AVP is a hormone primarily involved in water transport. This effect has been shown to be mediated by stimulation of receptors in the renal collecting tubule, so called V2 receptors. The proposed study aims to determine whether arginine vasopressin (AVP) plays a physiologic role in maintaining potassium and acid-base in human subjects. Specifically, we wish to test the hypothesis that (a) AVP increases both renal potassium and acid excretion by stimulation of V2 receptors in the collecting tubule; (b) dietary potassium loading and ammonium chloride loading stimulate AVP secretion while dietary potassium deprivation has the opposite effect; and (c) potassium deprivation will impair the kaliuretic response to AVP, much the same way it impairs the hydroosmotic response to AVP, while dietary potassium loading will enhance it. Thus, alterations in AVP secretion and amplification/suppression of its renal actions are postulated as possible mechanisms whereby potassium and acid-base balance can be maintained under conditions where dietary intake of potassium and acid are modified. To test this hypothesis, we shall conduct a three-phase study in healthy subjects with normal kidney function. First, we shall determine if AVP increases potassium excretion and distal urinary acidification and explore the mechanism (s) of these effects. Secondly, the effect of potassium loading, potassium deprivation and metabolic acidemia on AVP secretion will be assessed by the response of plasma AVP secretion to an osmotic stimulus. Thirdly, the effect of prior potassium surplus and prior potassium deprivation on the renal potassium excretory and acidification responses to the infusion of physiologic amounts of AVP will be assessed.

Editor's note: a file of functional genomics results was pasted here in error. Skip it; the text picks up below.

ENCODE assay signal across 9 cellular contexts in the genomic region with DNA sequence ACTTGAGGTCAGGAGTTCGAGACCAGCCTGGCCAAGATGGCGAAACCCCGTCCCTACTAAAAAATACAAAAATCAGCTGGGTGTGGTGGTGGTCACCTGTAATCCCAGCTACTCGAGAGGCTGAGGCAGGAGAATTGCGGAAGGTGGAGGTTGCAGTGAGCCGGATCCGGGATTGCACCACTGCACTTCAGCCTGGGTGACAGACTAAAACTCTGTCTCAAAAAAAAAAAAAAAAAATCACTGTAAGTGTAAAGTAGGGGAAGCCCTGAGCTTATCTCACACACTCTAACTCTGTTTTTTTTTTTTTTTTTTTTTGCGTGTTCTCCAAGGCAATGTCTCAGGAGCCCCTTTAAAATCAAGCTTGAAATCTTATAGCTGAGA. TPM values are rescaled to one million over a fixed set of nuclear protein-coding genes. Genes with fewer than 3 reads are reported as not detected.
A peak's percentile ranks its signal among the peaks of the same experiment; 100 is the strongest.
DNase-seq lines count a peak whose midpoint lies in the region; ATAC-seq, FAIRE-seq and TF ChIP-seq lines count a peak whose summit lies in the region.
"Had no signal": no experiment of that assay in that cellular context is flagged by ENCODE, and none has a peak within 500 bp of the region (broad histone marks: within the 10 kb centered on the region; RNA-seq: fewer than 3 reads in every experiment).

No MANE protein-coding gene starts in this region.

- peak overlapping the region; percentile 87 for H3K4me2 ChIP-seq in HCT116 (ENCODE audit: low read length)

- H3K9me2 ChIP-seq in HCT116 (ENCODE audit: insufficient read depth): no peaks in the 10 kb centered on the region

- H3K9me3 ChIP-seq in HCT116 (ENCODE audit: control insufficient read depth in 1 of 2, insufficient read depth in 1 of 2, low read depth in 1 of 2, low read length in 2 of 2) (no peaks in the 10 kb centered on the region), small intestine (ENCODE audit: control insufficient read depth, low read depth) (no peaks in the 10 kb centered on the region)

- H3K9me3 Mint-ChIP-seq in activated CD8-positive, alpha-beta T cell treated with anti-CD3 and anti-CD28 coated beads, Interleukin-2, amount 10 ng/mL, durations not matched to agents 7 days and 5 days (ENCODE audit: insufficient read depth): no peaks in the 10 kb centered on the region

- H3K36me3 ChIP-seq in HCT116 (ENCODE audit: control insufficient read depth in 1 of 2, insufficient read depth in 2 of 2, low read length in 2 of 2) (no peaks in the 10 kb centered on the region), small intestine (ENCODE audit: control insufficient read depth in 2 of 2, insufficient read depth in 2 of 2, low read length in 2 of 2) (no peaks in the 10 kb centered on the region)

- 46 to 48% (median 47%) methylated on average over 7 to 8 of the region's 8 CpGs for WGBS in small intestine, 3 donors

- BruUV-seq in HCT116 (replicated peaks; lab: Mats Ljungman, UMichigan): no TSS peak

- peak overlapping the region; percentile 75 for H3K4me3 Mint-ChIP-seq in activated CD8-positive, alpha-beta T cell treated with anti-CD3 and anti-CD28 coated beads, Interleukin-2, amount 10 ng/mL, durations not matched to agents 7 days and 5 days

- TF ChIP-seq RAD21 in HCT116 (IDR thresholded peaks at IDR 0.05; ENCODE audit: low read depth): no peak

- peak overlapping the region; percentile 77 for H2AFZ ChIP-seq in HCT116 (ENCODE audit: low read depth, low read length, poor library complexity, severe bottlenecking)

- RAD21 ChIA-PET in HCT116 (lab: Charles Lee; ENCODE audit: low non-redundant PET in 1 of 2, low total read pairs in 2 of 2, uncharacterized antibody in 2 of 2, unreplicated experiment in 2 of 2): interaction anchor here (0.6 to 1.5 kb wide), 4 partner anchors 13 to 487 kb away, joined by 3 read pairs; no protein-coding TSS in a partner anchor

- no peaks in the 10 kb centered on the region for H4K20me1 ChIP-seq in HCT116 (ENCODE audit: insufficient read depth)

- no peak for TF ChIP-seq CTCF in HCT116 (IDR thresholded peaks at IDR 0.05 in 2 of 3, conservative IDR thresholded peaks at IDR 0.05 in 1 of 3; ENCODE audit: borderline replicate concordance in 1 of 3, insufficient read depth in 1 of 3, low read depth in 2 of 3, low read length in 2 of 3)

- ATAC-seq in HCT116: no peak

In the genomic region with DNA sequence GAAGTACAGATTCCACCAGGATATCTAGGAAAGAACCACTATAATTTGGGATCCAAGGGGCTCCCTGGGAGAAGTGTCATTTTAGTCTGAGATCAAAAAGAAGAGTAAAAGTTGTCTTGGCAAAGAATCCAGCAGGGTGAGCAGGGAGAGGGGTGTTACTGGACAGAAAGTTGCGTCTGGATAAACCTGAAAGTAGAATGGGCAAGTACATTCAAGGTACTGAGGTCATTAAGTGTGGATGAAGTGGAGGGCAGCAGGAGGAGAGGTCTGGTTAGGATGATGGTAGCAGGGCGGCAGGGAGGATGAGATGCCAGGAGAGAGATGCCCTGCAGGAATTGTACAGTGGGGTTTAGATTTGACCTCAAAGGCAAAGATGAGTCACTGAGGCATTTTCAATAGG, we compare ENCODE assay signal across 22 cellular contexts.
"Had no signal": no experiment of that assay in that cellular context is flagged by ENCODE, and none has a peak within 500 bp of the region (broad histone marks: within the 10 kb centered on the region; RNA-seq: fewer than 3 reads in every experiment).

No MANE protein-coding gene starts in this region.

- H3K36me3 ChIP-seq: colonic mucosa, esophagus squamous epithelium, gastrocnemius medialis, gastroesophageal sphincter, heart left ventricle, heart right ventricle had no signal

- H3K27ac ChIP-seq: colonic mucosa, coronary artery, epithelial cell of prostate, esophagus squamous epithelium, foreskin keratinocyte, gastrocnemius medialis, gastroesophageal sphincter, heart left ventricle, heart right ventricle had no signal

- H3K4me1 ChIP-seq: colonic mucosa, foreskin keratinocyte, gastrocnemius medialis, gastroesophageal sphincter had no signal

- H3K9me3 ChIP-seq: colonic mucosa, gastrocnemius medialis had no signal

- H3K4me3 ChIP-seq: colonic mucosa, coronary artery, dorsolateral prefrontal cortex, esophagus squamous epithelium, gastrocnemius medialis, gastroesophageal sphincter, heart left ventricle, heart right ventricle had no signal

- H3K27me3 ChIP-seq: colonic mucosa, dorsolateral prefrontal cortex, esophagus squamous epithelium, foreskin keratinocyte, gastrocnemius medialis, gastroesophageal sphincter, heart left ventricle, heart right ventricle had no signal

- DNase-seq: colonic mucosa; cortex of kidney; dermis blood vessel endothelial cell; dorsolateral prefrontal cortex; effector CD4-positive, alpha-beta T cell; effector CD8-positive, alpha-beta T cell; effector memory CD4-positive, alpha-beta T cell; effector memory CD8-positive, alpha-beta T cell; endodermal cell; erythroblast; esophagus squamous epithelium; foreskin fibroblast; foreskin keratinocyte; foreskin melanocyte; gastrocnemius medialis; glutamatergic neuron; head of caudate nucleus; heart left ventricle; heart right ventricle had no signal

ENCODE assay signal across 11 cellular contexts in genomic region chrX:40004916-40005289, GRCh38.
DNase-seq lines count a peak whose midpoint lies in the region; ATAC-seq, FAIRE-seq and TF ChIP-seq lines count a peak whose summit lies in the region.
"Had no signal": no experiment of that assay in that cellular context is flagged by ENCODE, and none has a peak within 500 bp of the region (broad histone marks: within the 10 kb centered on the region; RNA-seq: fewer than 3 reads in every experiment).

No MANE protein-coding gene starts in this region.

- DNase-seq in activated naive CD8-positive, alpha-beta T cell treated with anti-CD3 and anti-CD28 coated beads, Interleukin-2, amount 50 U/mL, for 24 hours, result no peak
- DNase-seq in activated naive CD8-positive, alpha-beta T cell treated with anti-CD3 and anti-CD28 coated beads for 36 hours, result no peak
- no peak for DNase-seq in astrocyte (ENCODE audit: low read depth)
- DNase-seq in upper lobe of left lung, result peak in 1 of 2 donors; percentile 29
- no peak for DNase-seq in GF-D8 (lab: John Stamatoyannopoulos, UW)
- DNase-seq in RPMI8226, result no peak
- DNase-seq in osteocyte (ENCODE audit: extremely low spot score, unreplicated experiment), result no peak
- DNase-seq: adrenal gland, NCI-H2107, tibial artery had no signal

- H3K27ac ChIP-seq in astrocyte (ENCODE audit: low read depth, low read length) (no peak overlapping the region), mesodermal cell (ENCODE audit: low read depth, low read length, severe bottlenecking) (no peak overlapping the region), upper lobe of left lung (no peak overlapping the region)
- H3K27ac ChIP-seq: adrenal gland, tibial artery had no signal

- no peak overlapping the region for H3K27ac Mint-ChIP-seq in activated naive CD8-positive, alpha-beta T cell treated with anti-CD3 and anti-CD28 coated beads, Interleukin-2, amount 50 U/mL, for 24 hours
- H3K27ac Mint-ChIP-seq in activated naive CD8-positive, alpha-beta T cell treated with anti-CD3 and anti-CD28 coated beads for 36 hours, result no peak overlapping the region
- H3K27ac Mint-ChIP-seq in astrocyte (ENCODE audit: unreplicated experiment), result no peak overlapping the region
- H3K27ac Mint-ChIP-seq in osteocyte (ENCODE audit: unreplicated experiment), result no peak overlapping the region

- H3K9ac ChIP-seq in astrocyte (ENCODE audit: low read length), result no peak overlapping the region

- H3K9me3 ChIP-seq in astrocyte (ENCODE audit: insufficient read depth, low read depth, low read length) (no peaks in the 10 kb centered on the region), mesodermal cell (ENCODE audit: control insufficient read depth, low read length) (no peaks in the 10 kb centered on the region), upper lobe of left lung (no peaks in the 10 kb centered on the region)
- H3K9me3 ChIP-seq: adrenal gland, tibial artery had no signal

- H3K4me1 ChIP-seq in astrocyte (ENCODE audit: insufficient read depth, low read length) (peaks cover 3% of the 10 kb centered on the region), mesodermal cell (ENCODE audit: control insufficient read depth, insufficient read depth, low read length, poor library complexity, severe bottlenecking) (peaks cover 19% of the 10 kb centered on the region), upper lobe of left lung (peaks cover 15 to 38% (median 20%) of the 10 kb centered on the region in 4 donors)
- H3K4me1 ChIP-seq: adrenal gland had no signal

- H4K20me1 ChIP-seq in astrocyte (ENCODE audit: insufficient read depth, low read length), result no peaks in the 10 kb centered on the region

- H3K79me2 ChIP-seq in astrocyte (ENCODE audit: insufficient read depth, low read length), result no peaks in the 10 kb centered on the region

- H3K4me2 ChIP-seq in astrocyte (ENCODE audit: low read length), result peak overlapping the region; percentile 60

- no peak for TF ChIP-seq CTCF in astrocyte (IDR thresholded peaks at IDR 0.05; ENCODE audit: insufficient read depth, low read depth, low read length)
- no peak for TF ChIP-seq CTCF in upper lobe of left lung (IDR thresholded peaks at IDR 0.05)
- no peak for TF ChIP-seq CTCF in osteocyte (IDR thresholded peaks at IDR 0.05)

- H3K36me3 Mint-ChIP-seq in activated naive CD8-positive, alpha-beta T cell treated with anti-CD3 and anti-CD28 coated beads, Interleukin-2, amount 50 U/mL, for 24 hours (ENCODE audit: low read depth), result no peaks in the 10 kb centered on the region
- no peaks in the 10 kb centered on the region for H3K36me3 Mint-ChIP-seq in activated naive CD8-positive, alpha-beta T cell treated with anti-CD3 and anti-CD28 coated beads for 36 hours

|Gallen, I W; Rosa, R M; Esparaz, D Y et al. (1998) On the mechanism of the effects of potassium restriction on blood pressure and renal sodium retention. Am J Kidney Dis 31:19-27|